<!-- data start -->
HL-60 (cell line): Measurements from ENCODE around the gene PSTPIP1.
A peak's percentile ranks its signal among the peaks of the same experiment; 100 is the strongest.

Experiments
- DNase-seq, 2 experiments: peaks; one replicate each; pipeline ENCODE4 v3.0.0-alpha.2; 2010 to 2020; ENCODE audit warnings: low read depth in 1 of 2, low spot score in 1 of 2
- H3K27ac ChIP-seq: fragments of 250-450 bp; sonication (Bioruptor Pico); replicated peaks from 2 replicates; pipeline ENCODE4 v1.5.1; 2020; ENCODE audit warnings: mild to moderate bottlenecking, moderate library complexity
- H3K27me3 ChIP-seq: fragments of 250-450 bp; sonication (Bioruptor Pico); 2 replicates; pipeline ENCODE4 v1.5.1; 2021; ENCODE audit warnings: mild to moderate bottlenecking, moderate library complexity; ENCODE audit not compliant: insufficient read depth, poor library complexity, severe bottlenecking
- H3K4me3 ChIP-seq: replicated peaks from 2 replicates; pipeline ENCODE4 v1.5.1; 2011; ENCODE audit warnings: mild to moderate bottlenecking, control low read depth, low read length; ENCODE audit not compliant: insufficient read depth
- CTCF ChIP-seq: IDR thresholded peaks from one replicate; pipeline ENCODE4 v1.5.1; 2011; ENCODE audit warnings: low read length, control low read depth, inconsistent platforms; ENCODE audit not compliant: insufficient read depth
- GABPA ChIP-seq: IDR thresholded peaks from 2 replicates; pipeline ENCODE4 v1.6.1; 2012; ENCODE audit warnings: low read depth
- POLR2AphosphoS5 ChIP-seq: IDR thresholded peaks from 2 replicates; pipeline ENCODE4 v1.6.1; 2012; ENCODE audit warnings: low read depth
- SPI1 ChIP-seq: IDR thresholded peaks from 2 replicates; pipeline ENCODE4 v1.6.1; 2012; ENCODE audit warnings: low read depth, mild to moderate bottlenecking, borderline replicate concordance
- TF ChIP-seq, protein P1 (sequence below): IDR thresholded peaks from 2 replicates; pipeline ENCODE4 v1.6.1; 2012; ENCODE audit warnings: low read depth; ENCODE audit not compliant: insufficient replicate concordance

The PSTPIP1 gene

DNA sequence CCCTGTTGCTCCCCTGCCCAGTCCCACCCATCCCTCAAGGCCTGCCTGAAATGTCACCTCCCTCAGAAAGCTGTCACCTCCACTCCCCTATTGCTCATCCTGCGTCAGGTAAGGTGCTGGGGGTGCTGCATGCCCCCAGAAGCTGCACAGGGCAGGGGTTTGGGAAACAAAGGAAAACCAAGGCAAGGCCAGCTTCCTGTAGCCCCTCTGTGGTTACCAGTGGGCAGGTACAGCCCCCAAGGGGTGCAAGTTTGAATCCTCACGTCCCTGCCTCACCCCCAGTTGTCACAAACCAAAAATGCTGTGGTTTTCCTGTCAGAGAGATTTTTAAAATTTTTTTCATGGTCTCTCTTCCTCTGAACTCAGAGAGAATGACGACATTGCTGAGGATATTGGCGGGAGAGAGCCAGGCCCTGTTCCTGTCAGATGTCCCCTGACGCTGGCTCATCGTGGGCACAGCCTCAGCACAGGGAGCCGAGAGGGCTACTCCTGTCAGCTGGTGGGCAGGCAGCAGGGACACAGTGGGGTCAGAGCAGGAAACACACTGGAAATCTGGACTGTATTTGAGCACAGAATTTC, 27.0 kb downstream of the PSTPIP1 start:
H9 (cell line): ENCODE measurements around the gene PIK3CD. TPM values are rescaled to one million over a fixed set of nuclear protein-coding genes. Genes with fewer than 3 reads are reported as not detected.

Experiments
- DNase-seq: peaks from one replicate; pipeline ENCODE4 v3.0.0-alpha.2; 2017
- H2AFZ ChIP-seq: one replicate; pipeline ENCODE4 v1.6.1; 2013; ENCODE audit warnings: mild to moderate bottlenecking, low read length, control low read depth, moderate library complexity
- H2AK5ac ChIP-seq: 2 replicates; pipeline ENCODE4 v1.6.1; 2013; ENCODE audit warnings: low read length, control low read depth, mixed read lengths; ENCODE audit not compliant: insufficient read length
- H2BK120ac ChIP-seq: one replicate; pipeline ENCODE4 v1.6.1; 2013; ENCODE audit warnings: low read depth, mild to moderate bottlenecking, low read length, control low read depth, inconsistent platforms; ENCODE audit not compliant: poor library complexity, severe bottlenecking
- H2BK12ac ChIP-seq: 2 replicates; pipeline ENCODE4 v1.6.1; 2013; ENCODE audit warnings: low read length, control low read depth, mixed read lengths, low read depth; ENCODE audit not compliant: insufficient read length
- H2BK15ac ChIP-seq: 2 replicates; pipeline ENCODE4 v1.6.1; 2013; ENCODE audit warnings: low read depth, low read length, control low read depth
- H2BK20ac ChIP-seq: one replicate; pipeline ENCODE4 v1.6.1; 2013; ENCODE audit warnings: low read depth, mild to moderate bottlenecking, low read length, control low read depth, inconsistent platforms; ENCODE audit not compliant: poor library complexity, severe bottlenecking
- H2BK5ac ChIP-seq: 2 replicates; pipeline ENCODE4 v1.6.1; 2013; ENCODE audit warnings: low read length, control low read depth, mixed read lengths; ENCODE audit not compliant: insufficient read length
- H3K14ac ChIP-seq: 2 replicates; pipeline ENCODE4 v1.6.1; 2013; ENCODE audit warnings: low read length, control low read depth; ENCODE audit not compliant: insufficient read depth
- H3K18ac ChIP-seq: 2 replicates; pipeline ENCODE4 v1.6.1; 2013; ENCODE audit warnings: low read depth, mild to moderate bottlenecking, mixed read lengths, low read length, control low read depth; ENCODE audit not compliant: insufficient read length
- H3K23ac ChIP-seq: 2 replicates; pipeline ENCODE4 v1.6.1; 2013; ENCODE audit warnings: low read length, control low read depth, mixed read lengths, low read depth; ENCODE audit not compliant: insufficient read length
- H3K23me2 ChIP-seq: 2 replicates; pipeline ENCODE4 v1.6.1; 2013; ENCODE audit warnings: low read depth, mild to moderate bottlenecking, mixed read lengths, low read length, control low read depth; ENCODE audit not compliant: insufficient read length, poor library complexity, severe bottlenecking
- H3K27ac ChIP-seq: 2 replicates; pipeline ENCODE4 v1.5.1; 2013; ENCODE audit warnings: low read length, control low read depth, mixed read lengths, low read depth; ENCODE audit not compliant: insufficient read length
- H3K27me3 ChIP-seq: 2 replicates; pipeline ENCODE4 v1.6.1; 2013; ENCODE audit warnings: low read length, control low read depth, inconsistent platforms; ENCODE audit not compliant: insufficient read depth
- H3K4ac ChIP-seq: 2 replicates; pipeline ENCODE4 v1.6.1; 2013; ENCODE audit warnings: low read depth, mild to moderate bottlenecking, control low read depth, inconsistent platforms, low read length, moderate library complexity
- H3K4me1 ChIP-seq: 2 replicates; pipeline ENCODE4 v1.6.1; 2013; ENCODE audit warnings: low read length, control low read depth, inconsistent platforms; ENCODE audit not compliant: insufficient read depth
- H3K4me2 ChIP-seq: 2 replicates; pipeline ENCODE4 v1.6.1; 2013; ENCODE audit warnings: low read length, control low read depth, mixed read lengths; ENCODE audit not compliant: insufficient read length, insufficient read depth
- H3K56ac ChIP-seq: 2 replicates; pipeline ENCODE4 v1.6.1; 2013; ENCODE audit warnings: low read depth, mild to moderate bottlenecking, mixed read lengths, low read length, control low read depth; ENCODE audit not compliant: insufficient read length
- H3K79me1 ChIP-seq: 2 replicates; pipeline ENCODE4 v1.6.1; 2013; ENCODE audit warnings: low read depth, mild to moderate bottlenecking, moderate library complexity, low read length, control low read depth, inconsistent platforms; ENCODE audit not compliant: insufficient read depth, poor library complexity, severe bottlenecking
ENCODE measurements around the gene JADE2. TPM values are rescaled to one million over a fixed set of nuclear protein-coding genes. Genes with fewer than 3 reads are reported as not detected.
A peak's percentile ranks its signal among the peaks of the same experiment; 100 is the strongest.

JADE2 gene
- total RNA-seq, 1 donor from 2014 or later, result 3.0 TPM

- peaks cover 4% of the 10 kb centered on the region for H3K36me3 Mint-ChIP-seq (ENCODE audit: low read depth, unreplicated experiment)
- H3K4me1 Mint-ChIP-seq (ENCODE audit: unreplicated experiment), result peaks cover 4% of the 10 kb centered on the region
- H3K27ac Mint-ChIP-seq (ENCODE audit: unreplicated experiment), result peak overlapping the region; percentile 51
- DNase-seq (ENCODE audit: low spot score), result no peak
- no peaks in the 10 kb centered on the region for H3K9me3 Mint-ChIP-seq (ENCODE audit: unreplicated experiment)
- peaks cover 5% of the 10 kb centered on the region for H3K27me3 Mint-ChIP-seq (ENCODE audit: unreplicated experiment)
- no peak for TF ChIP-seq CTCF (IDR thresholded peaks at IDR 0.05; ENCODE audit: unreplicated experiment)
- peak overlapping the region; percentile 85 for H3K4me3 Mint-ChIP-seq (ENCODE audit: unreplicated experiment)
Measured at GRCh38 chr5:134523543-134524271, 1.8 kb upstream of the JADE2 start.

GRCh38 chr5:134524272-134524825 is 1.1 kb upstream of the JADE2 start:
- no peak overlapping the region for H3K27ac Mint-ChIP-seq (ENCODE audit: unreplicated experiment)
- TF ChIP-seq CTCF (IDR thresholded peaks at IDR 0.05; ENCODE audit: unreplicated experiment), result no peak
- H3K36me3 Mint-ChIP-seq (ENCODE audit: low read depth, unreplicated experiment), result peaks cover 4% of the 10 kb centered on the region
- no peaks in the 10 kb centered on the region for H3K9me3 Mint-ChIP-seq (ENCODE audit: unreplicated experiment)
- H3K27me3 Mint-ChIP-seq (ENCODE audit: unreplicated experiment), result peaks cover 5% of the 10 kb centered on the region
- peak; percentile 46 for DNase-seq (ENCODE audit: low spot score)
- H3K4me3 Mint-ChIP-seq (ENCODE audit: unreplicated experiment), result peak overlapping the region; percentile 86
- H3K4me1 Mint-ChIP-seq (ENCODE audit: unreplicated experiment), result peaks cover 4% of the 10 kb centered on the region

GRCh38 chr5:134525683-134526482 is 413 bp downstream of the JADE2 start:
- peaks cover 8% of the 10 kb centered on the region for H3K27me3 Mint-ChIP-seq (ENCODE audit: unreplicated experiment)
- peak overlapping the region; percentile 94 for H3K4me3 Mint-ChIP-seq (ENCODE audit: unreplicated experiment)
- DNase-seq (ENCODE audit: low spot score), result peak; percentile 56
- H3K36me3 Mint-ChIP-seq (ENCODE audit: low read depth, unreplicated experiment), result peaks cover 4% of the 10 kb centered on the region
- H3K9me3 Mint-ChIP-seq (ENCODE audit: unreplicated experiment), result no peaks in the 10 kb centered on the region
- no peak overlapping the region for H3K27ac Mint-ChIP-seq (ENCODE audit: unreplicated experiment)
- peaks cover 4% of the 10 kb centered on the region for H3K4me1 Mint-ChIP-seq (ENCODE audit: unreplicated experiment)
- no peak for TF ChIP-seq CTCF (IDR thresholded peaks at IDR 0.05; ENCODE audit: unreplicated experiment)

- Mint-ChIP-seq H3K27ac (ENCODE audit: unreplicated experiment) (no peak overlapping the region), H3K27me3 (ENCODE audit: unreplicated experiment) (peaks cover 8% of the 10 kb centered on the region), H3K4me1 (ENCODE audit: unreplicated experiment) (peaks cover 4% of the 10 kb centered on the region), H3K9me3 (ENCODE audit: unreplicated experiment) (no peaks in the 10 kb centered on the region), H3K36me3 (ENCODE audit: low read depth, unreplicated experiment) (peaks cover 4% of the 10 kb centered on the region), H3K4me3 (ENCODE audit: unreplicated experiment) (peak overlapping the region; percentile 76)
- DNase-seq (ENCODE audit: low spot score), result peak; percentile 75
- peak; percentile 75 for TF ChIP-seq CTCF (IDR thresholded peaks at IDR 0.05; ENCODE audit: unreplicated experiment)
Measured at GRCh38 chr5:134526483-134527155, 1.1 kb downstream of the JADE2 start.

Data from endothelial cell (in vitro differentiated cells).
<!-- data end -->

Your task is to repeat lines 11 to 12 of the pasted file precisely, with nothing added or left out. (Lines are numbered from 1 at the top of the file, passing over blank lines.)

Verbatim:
- SPI1 ChIP-seq: IDR thresholded peaks from 2 replicates; pipeline ENCODE4 v1.6.1; 2012; ENCODE audit warnings: low read depth, mild to moderate bottlenecking, borderline replicate concordance
- TF ChIP-seq, protein P1 (sequence below): IDR thresholded peaks from 2 replicates; pipeline ENCODE4 v1.6.1; 2012; ENCODE audit warnings: low read depth; ENCODE audit not compliant: insufficient replicate concordance